i thought tensors are automatically antisymmetric

@SillyGoose the metric tensor would like to disagree

(oops yes i should have said tensors with arguments only of tangent vectors)

the metric tensor is a 2-tensor on tangent vectors
it takes two tangent vectors and spits out a number (their inner product)

hm okay maybe the definition of tensor i got from linear algebra is not general t hen

8:59 PM
the general definition of tensor from linear algebra is just multilinear functional

ohhh i think i keep conflating the properties of a tensor with the properties of the determinant as a particular type of tensor... and the determinant is antisymmetric or "alternating"
okay i see
okay so this idea of a tensor is inherited from the vector space structure of the tangent spaces or cotangent spaces
(or that is how i am thinking of it, perhaps there are other ways)
then of course we can restrict to particular types of tensors, the antisymmetric ones, and we give them the name differential forms

sure, a tensor field (often just called "a tensor" when the context is clear) is just a tensor in the sense of linear algebra on the (co)tangent spaces of a manifold at every point

okay so at each point $x \in M$ we have a tangent space $T_xM$. from this tangent space we construct a sequence of tensor products of this space $\{ \otimes_{i=1}^k T_xM\}$. We can construct the dual sequence as $\{\otimes_{i=1}^k T^*_kM \}$. These constructions are just fine since this is usual linear algebra. This is the data we were after to talk about differential forms

@SillyGoose Yes

and so then we define $\Omega^k(M)$ to be the space of (global?) sections of $\otimes^k_{i=1} T^*M$ such that at every point the tensor (living in the tensor product of cotangent spaces) is antisymmetric.

9:10 PM
@SillyGoose You need to construct the kth exterior power first
it's basically the antisymmetric subset of the kth tensor power

okay so the tensor product structure induces a natural exterior product
then we can define the exterior derivative $d: \Omega^{k} \to \Omega^{k+1}$. this part here still seems like additional data

@SillyGoose The exterior product is really just the antisymmetrized tensor product

it's not additional data, it works on any smooth manifold

You take the tensor product and then take its projection onto the alternating subspace

okay well i can accept that

9:13 PM
the trick is that the terms that spoil proper tensorial behaviour of the derivatives of arbitrary tensors (the ones the Christoffels of a connection cancel!) are symmetric
so antisymmetrization kills them, and the exterior derivative is well-defined without a connection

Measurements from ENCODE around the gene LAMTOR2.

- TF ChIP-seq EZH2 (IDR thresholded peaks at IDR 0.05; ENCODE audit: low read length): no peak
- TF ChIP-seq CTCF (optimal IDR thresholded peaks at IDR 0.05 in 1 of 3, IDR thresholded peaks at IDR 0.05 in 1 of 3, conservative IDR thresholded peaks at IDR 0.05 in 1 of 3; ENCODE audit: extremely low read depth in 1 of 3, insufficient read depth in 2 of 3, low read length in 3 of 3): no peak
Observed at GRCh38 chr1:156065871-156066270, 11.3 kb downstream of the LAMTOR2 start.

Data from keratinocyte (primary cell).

so in a physical theory what would the de Rham cohomology theory over our differential forms as defined above tell us

it tells you whether there are closed forms that are not exact :P
for instance, whether there are divergence-free vector fields that are not the curl of a vector potential
e.g. there are none on $\mathbb{R}^n$, but in the case of the idealized solenoid that removes the origin from the space under consideration, you have a magnetic field that's not the curl of a single vector potential

@ACuriousMind Aharonov-Bohm?

yes, that's one place where you run into this

I see

1 hour later…
10:30 PM
@ACuriousMind hm that seems like very course grain data. in a physical situation would the mere existence of a non-exact closed form really matter? since if you are working with particular potentials, it seems you would have to check anyways whether the potential you are working with is non-exact and closed.

who said cohomology gives you anything but coarse-grained data? :P

well i guess i thought it would have more use in this physical context
im not sure where that impression came from though :P

10:45 PM
is de rham cohomology’s only purpose in physics to give such course grained data?

it's just cohomology
but it shows that the topology of the space is related to the existence of certain kinds of differential forms

Hm well maybe i should ask: what is a useful physical result that cohomology theory gives you

in some contexts, e.g. dimensional reduction, you will be interested in harmonic forms $\Delta \omega = 0$, i.e. zero modes of the Laplacian. There is exactly one harmonic form in each cohomology class
but like with much math it's more that it's an organizing principle rather than the only way to arrive at some fact
for instance for the solenoid and its magnetic field: you can very explicitly show that there is no vector potential on all of $\mathbb{R}^3 \setminus 0$ for it without using much machinery at all
but then it remains somewhat mysterious why it can sometimes happen that such magnetic fields exist and sometimes not
the Poincaré lemma and deRham cohomology are the answer - this happens if and only if your space has certain non-trivial cohomologies

@SillyGoose XD
cant ask the author bc everytime i do he says smth incomprehensible

11:04 PM
ah, the "eldritch being" approach to professorship

@Relativisticcucumber lol classic behavior
@ACuriousMind ah okay i see